Wednesday, March 07, 2007

Wealth Management Tidbits from Around the Globe

What should show up the the mail the other day but Private Wealth Management 2007, from the UK firm Campden Publishing Limited. Lots of glossy ads, but some content worth noting as well. For instance:

Foreign trusts in America

Kent Lawson, San Francisco tax accountant, notes that trusts may now be structured as foreign for US tax purposes yet appear to most people "as American as apple pie."
All it takes is giving a nonresident a single substantial decision-making power. For example a trust is foreign if it has a non-resident protector who can replace the trustee. Thus, a trust can have Delaware law as its proper law and be administered by a financial institution in Delaware and still be classified as foreign.

Freedom from wealth

Charles A. Lowenhaupt, Saint Louis wealth manager, asserts that bundling family wealth for management by a family office doesn't suit all families, especially as new generations arrive.
Currently our firm is helping a family ‘unbundle’ its wealth in its fourth generation. That fourth generation is in their 50s and 60s. The unbundling will cost a great deal in taxes and administrative fees and make wealth management much more expensive and less effective. Yet, the senior members are exuberant. Each feels that a huge burden had been lifted — one characterised herself as ‘a bird being freed from a cage’.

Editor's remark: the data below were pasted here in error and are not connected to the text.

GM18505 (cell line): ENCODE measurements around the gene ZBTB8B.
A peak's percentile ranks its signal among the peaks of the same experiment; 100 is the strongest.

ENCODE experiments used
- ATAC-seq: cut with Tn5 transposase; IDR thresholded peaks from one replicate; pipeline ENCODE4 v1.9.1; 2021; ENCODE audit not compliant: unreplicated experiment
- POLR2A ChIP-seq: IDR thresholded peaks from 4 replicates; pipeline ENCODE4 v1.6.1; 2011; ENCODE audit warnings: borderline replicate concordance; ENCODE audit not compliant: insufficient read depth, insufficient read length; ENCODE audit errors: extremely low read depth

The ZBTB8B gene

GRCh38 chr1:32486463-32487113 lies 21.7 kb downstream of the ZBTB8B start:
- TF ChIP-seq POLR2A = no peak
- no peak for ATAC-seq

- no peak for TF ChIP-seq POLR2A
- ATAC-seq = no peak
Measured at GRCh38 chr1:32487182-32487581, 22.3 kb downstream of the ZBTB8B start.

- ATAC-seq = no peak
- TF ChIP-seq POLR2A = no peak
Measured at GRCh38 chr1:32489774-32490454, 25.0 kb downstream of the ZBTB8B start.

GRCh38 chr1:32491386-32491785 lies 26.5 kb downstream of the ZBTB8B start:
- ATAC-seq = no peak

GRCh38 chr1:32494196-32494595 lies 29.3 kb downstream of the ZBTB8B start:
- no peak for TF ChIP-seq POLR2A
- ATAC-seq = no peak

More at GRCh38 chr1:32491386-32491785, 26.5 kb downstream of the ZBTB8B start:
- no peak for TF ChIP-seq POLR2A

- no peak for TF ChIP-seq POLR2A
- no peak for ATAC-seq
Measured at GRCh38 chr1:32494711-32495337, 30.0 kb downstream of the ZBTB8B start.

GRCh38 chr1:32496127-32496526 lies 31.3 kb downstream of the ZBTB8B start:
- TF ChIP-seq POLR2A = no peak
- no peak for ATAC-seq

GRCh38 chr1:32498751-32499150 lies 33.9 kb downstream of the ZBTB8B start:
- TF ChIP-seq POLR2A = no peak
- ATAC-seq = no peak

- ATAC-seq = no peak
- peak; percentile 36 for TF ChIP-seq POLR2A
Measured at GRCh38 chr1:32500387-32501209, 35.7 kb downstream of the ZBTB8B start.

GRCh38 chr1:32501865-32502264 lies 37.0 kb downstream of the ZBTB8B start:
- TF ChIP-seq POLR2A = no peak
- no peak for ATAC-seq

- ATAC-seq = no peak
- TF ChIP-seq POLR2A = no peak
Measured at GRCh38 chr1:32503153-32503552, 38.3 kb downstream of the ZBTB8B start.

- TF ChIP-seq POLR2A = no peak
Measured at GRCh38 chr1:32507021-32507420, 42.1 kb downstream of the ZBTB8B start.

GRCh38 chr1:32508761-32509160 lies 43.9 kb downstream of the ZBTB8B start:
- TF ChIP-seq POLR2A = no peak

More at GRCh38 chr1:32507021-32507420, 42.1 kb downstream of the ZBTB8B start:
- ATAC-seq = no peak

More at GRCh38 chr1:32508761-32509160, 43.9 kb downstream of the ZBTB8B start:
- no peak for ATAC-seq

In my experience wealth frequently stays bundled not for the good of the family but to support the family wealth steward. We have more than one client who needs to keep the family's wealth bundled to support the family office and staff — all of whom provide the family wealth steward companionship and a feeling of importance.

Asia — the Klondike of private banking

Justin Ong and Wei Lii Khoo, writing from Singapore, report that the rapid growth in the number of wealthy Asians has created a severe shortage in the number of private bankers needed to serve them. “Given current wealth creation trends, industry players have estimated that up to 10,000 private bankers will be required by 2010 in Asia and the Middle East (excluding Japan).” That's a tall order:
Banks are taking the easy way out by poaching relationship managers, often entire teams in order to start up their business. This situation of musical chairs in unhealthy for the industry, detrimental to client's long-term interests, and leads to an upward cost spiral that may be potentially unsustainable should the relationship team under-perform.

Banks are also converting retail and mass affluent bankers into relationship managers and mid-career hires from outside the industry to meet staffing demands. In all these instances, training and quality issues are critical.
Private Wealth Mangement is available online (lots of registration required) here.

1 comment:

campden said...

Thanks the comments. Glad to hear that you found the Private Wealth Management Report an interesting read.

Elizabeth Yareham
Head of Marketing & Events
Campden Publishing